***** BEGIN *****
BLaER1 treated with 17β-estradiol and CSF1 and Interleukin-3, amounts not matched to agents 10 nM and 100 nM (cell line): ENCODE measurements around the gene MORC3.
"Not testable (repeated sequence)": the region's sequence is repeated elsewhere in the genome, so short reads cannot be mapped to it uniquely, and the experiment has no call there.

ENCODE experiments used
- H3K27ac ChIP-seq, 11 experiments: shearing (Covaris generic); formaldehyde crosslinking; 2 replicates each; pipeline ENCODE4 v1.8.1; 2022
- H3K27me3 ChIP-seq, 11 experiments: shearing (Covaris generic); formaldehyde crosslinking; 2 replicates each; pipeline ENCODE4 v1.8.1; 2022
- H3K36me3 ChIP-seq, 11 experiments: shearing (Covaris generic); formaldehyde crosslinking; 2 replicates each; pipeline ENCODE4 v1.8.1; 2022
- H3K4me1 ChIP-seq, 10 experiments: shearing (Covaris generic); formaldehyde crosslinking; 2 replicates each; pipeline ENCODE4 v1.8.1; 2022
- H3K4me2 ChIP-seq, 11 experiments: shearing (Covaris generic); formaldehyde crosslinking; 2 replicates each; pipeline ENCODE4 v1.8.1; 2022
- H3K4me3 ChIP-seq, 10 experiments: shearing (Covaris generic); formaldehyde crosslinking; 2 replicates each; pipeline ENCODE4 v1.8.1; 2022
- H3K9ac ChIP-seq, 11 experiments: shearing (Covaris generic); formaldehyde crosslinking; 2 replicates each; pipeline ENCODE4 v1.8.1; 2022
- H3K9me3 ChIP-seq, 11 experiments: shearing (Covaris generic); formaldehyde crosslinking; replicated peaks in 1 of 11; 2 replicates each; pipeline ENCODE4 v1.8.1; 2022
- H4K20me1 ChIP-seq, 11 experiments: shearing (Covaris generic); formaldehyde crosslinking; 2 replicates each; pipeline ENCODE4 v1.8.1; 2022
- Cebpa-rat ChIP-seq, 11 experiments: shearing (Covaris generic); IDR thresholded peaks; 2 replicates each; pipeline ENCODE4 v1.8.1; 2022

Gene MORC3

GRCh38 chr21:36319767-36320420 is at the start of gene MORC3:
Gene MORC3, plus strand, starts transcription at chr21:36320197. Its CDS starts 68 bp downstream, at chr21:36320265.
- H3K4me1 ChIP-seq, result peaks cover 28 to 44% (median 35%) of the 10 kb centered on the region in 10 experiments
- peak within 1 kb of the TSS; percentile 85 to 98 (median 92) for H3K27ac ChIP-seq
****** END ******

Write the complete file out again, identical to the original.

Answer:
BLaER1 treated with 17β-estradiol and CSF1 and Interleukin-3, amounts not matched to agents 10 nM and 100 nM (cell line): ENCODE measurements around the gene MORC3.
"Not testable (repeated sequence)": the region's sequence is repeated elsewhere in the genome, so short reads cannot be mapped to it uniquely, and the experiment has no call there.

ENCODE experiments used
- H3K27ac ChIP-seq, 11 experiments: shearing (Covaris generic); formaldehyde crosslinking; 2 replicates each; pipeline ENCODE4 v1.8.1; 2022
- H3K27me3 ChIP-seq, 11 experiments: shearing (Covaris generic); formaldehyde crosslinking; 2 replicates each; pipeline ENCODE4 v1.8.1; 2022
- H3K36me3 ChIP-seq, 11 experiments: shearing (Covaris generic); formaldehyde crosslinking; 2 replicates each; pipeline ENCODE4 v1.8.1; 2022
- H3K4me1 ChIP-seq, 10 experiments: shearing (Covaris generic); formaldehyde crosslinking; 2 replicates each; pipeline ENCODE4 v1.8.1; 2022
- H3K4me2 ChIP-seq, 11 experiments: shearing (Covaris generic); formaldehyde crosslinking; 2 replicates each; pipeline ENCODE4 v1.8.1; 2022
- H3K4me3 ChIP-seq, 10 experiments: shearing (Covaris generic); formaldehyde crosslinking; 2 replicates each; pipeline ENCODE4 v1.8.1; 2022
- H3K9ac ChIP-seq, 11 experiments: shearing (Covaris generic); formaldehyde crosslinking; 2 replicates each; pipeline ENCODE4 v1.8.1; 2022
- H3K9me3 ChIP-seq, 11 experiments: shearing (Covaris generic); formaldehyde crosslinking; replicated peaks in 1 of 11; 2 replicates each; pipeline ENCODE4 v1.8.1; 2022
- H4K20me1 ChIP-seq, 11 experiments: shearing (Covaris generic); formaldehyde crosslinking; 2 replicates each; pipeline ENCODE4 v1.8.1; 2022
- Cebpa-rat ChIP-seq, 11 experiments: shearing (Covaris generic); IDR thresholded peaks; 2 replicates each; pipeline ENCODE4 v1.8.1; 2022

Gene MORC3

GRCh38 chr21:36319767-36320420 is at the start of gene MORC3:
Gene MORC3, plus strand, starts transcription at chr21:36320197. Its CDS starts 68 bp downstream, at chr21:36320265.
- H3K4me1 ChIP-seq, result peaks cover 28 to 44% (median 35%) of the 10 kb centered on the region in 10 experiments
- peak within 1 kb of the TSS; percentile 85 to 98 (median 92) for H3K27ac ChIP-seq